Earlier in the year, following the announcement of the death of City Lights Books founding father, Lawrence Ferlinghetti, I made a point of seeking out his seemingly most revered work, A Coney Island Of The Mind, and it was surprisingly hard to track down.
Having done so though I’ve finally given it a proper read and it was certainly worth the effort to get hold of.
The collection I have, the New Directions Paperback edition, also includes, along with the titular collection, a collection of Oral Messages and excerpts from Ferlinghetti’s first published collection Pictures Of The Gone World.
The main collection though is the highlight here and feels like a stream of consciousness, in the way of much of the best Beat Generation work, but with an underlying structure to lead you through the set that feels like an exploration of the true kind of Americana that really only existed for that short time in the wake of the Second World War, and was certainly gone by the time the 1960s counter culture came of age if not earlier.
So, here Ferlinghetti gives us his view of the American dream and its collapse, snapshots of scenes of life in his adopted home city San Francisco, explorations of emotional and physical love, both in the finding and the losing, and, laced through it, explorations of the nature of poetry and art.
A Coney Island Of The Mind then is a triumph of capturing a branch of Americana that may have been short lived, and elements of which may only really have existed in a small bookstore on Columbus Avenue, San Francisco, but that many have tried to replicate ever since while also feeling personal in the way only poetry of this sort can.
Oral Messages then feels like a bonus section and is comprised of a series of apparently semi-spontaneous works originally performed with a jazz band.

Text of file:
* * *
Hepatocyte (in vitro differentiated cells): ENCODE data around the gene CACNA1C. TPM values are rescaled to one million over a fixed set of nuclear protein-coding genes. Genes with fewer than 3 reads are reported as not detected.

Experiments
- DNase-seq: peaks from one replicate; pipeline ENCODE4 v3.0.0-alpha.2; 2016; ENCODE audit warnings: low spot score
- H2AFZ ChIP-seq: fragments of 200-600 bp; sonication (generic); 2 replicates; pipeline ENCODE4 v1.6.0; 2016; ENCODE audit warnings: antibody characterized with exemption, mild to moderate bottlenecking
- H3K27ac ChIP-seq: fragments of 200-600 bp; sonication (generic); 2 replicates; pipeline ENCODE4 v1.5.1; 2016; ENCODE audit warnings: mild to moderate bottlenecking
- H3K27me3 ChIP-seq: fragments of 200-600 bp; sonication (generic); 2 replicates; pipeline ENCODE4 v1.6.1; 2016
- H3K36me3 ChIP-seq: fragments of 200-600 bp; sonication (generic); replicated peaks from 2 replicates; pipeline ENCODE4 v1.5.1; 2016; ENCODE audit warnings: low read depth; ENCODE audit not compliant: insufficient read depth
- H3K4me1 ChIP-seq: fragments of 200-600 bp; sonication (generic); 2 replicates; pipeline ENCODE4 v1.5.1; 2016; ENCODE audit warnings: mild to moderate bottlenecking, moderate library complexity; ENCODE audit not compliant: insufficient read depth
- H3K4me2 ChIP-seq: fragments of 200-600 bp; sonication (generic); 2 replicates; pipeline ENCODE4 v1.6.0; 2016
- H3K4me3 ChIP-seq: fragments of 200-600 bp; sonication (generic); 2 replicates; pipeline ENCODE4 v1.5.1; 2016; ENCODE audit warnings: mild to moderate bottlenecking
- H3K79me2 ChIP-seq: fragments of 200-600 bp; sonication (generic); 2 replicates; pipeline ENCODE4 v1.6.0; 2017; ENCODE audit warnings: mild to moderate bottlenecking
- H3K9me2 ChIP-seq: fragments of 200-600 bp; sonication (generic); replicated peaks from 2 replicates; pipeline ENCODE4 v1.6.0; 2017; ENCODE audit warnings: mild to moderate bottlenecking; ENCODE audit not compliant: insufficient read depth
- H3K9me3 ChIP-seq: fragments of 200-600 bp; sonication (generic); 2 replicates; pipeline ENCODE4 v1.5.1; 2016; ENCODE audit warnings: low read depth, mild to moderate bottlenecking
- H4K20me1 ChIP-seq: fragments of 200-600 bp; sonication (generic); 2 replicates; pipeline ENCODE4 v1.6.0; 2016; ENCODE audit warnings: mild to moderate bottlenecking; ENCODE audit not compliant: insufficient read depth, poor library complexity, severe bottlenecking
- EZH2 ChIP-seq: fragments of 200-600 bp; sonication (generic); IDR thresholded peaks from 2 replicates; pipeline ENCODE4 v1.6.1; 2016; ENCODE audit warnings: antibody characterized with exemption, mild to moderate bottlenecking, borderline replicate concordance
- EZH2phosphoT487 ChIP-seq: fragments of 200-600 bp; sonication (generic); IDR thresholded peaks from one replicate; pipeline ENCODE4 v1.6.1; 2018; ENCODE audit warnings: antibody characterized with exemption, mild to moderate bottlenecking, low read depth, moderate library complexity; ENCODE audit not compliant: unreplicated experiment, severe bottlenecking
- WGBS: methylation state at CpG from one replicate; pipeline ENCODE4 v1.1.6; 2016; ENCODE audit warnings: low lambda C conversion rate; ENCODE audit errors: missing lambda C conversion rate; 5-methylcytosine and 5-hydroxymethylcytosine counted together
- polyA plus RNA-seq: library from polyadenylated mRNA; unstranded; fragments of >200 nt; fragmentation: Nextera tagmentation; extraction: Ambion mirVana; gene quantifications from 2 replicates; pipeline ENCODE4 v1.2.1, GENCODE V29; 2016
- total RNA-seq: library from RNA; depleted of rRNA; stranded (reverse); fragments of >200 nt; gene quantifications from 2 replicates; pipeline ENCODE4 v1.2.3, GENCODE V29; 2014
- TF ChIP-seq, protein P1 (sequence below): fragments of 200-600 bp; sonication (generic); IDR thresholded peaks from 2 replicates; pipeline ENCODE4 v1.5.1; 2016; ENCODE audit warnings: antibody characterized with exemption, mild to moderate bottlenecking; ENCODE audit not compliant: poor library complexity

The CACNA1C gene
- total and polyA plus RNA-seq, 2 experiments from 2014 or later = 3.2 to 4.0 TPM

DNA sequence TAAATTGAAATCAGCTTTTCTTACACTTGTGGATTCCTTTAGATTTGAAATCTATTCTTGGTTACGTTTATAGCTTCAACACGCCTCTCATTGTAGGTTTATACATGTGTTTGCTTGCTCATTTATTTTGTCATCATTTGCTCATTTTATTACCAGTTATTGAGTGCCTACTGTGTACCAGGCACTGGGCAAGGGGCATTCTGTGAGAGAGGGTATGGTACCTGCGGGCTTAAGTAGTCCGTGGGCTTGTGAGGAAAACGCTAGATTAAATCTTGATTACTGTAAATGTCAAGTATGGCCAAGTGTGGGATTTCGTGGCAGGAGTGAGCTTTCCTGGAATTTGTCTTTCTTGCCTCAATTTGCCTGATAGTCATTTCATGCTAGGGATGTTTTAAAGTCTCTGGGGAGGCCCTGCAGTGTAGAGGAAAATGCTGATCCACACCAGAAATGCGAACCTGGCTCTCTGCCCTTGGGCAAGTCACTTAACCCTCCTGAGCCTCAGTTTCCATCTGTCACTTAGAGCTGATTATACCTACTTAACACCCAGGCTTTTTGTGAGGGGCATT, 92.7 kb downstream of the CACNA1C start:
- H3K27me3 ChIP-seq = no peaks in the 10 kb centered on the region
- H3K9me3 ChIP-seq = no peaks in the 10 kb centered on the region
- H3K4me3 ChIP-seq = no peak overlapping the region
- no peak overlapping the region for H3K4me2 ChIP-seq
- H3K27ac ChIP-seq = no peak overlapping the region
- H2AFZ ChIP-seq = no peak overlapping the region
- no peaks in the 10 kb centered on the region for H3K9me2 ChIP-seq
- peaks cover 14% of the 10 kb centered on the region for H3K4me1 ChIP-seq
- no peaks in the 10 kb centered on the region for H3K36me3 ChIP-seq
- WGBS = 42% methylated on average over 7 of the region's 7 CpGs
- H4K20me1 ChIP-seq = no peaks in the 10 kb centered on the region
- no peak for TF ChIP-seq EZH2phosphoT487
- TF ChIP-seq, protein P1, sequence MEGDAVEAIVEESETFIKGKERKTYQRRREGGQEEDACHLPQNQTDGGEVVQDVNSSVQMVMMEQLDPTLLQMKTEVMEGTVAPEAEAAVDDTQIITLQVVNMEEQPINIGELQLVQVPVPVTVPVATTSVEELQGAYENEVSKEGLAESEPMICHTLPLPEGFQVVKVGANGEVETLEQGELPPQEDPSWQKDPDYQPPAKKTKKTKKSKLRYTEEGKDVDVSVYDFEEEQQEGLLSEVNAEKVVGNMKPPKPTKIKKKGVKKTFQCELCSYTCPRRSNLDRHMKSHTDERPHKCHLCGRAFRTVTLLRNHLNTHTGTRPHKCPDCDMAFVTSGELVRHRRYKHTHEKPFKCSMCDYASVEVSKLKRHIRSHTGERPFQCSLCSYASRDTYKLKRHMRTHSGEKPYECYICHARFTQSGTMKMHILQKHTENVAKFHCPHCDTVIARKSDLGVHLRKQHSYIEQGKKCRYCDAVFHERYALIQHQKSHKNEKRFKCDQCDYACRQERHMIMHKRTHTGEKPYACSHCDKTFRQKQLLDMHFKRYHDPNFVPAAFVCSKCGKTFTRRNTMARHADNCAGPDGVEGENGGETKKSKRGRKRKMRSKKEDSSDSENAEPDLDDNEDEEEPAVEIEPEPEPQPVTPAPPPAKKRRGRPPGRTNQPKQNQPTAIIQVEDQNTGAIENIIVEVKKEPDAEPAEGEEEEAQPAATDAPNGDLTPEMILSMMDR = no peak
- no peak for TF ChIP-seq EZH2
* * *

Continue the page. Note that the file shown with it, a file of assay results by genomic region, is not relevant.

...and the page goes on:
They fit well here as they deal with similar themes and subjects to the preceding collection and are highlighted by Autobiography which is, at first glance what the title suggests, but as it goes on raising the question as to whether it may be as much about America, and The Long Street which is more an expressionistic exploration of life.
The Pictures Of The Gone World section then feels a little disjointed being a series of poems taken from the original City Lights Pocket Poets edition but remains, as the title suggests, snapshots of the world inhabited by Ferlinghetti and his compatriots.
While maybe slightly more naive and simplistic than the rest of the work here they remain highly evocative with 11 and 12 (25 and 26 in the 1995 Pocket Poets new edition) particularly standing out.
While the extra sections are more varied the main collection of A Coney Island Of The Mind more than lives up to its reputation and is a must for anyone with an interest in mid century Americana and the beat poets of the time, while clearly being something of a half pace away from the excesses of Kerouac, Ginsberg, et al, which in a way makes it all the more fascinating.